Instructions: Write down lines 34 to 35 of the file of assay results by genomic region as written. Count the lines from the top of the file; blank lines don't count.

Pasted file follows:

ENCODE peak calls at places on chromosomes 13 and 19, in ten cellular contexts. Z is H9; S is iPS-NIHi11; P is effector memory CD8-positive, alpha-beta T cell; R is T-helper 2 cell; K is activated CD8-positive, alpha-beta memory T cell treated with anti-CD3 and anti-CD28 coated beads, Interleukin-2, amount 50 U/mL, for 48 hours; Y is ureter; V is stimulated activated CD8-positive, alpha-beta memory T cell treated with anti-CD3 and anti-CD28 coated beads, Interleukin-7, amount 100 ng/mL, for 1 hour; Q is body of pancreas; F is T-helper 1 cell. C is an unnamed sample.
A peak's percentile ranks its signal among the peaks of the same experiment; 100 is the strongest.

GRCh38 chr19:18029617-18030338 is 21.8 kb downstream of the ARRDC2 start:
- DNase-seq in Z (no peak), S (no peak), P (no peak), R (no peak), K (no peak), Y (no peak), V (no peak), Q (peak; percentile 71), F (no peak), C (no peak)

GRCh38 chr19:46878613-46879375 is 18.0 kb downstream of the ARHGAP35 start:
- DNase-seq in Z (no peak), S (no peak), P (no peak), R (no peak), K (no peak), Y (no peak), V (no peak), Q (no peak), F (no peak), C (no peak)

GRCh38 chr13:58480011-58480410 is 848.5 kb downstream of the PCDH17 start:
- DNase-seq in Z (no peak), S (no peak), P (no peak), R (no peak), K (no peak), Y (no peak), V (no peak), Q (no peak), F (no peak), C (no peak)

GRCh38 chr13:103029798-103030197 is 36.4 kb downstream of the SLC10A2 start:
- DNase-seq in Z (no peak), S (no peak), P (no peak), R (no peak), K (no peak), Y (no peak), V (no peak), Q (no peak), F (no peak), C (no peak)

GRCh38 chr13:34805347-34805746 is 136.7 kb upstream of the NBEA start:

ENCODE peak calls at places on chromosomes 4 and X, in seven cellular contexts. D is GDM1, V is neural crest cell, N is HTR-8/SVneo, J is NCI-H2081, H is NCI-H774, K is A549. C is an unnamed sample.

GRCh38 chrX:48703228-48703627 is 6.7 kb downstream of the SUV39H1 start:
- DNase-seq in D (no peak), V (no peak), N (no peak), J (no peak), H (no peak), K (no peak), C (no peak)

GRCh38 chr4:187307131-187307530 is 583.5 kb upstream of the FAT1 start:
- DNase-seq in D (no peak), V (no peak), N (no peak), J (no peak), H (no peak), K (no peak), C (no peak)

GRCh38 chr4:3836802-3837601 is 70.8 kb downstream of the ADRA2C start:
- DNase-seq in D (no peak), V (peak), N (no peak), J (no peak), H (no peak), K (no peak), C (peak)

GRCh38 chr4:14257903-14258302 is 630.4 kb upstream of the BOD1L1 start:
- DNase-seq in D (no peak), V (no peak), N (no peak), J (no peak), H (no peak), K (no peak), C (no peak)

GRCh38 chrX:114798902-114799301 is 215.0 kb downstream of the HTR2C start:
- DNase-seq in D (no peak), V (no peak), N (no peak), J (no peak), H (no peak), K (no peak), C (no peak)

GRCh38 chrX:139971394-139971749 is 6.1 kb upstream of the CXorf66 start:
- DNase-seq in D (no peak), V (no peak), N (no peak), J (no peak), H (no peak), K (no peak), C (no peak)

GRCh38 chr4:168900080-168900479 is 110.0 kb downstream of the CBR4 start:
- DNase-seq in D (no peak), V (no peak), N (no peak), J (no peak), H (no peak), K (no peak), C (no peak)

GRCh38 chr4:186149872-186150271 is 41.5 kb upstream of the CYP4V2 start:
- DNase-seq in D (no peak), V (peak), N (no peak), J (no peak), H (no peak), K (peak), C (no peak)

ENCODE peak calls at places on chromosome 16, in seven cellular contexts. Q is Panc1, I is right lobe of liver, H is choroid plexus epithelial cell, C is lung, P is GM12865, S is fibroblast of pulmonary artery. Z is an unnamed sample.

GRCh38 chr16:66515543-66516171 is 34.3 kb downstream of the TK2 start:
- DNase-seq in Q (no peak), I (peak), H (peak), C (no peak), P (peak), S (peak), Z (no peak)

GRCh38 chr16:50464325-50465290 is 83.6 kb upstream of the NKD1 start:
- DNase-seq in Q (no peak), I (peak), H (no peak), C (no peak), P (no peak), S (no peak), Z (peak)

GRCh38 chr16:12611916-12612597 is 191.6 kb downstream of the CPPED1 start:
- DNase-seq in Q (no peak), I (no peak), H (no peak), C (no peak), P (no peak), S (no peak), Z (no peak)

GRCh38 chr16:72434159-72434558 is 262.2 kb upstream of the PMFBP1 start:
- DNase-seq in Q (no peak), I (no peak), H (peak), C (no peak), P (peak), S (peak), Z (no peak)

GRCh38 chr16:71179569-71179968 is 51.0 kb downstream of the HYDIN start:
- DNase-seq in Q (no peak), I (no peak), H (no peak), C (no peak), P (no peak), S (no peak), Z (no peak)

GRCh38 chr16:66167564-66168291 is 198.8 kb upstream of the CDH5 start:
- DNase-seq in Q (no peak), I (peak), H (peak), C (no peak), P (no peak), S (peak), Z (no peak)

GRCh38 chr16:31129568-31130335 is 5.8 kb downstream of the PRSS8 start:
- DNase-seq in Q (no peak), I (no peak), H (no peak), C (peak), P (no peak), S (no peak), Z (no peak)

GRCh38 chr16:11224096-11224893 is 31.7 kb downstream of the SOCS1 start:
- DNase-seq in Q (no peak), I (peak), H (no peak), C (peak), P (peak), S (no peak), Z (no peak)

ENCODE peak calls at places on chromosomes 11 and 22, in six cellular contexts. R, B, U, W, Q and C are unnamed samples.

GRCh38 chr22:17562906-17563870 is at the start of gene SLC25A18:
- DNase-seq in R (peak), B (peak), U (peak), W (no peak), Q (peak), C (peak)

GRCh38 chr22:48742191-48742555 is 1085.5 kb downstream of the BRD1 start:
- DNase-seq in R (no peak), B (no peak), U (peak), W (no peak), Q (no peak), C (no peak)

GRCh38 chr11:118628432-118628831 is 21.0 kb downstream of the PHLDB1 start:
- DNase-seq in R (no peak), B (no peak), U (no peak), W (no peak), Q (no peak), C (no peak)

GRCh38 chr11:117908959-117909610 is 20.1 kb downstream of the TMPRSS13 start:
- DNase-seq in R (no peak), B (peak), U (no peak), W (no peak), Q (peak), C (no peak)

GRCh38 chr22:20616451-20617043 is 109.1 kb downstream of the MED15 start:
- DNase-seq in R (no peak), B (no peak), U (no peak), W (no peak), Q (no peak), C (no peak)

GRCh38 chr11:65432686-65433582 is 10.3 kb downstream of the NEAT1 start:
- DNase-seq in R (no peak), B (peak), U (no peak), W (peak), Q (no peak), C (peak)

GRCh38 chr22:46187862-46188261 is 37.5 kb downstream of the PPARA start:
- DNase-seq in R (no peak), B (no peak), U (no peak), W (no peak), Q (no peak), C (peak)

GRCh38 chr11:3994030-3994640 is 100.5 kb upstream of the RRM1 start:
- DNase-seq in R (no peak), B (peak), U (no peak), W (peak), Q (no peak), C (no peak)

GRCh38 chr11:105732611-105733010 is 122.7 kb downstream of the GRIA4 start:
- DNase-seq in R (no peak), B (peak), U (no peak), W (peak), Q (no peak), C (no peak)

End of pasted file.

GRCh38 chr16:12611916-12612597 is 191.6 kb downstream of the CPPED1 start:
- DNase-seq in Q (no peak), I (no peak), H (no peak), C (no peak), P (no peak), S (no peak), Z (no peak)